Caregiver Question | 10/20/22

What are advance directives?

DEAR CARALLEL: My mother was diagnosed with Parkinson’s Disease last year and I recently left my job to care for her full time. At a recent support group someone mentioned advance directives. It seemed like everyone knew what they were, but I did not. What are they and should I have them in place for my mother? –Joanna in Rutland, VT

DEAR JOANNA: First off, I’m glad to hear you were at a support group. Nice work! 

Advance care planning is the process of planning for future care based on someone’s values, preferences, beliefs, and medical issues. Advance directives are the record of that process. They are legal documents that will dictate your mother’s preferences for medical care in case she’s unable to communicate or make decisions on her own at some point in the future. 

To help you determine what you should have in place and when, here’s an overview of the most important documents. 

Healthcare Power of Attorney (POA) — This document appoints a trusted family member or designated person to make medical decisions on behalf of a loved one when they are no longer competent or able to communicate. This directive needs to be put in place when your loved one is able to authorize the form.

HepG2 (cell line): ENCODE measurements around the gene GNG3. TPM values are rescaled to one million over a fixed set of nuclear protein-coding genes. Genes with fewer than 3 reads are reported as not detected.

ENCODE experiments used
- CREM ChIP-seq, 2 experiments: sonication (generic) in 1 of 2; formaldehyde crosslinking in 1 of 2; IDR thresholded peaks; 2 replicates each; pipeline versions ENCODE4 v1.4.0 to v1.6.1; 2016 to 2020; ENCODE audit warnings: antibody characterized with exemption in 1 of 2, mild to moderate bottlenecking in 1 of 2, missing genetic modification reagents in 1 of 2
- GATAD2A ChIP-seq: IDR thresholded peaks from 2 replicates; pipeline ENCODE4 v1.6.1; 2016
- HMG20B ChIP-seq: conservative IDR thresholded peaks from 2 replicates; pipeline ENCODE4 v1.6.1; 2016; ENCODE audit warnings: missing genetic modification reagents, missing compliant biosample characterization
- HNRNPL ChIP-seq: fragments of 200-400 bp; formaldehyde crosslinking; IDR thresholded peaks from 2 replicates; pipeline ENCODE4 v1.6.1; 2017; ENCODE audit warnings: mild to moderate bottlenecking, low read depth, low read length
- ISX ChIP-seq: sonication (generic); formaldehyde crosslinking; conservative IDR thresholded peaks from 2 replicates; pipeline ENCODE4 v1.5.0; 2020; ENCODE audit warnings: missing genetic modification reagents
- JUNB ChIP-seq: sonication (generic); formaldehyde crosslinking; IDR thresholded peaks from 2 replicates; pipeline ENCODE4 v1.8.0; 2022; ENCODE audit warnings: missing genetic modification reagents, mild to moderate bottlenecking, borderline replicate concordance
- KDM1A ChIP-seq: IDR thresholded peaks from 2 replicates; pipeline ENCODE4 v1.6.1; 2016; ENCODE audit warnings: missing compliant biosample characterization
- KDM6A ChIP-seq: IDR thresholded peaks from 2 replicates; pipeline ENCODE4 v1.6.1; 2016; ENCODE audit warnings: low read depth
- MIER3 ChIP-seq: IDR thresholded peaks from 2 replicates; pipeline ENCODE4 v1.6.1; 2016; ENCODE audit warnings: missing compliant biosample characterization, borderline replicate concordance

Living Will — A living will dictates a person’s wishes about end-of-life or emergency care when they are terminally ill or permanently unconscious. 

Do Not Resuscitate (DNR) — A DNR is a medical order written by a doctor and instructs healthcare providers not to do Cardiopulmonary Resuscitation (CPR) when someone’s heart or breathing stops. 

Physician’s Orders for Life-Sustaining Treatments (POLST) — POLST forms, which work with other advance directives, are for people with serious illness or advanced frailty who are near the end of their lives. Without a POLST form, emergency medical staff must provide every available treatment to keep a person alive. The POLST  form is known by different names in different states and you can learn more about your state’s program at

The forms you’ll need vary by state. If you’re uncertain about specific forms in your state like I was in mine, I recommend asking your mother’s physician, checking with your local Area Agency on Aging (find your local office by clicking here), or visiting

Let me know how it goes! 

–Stephanie, Carallel Care Advocate 

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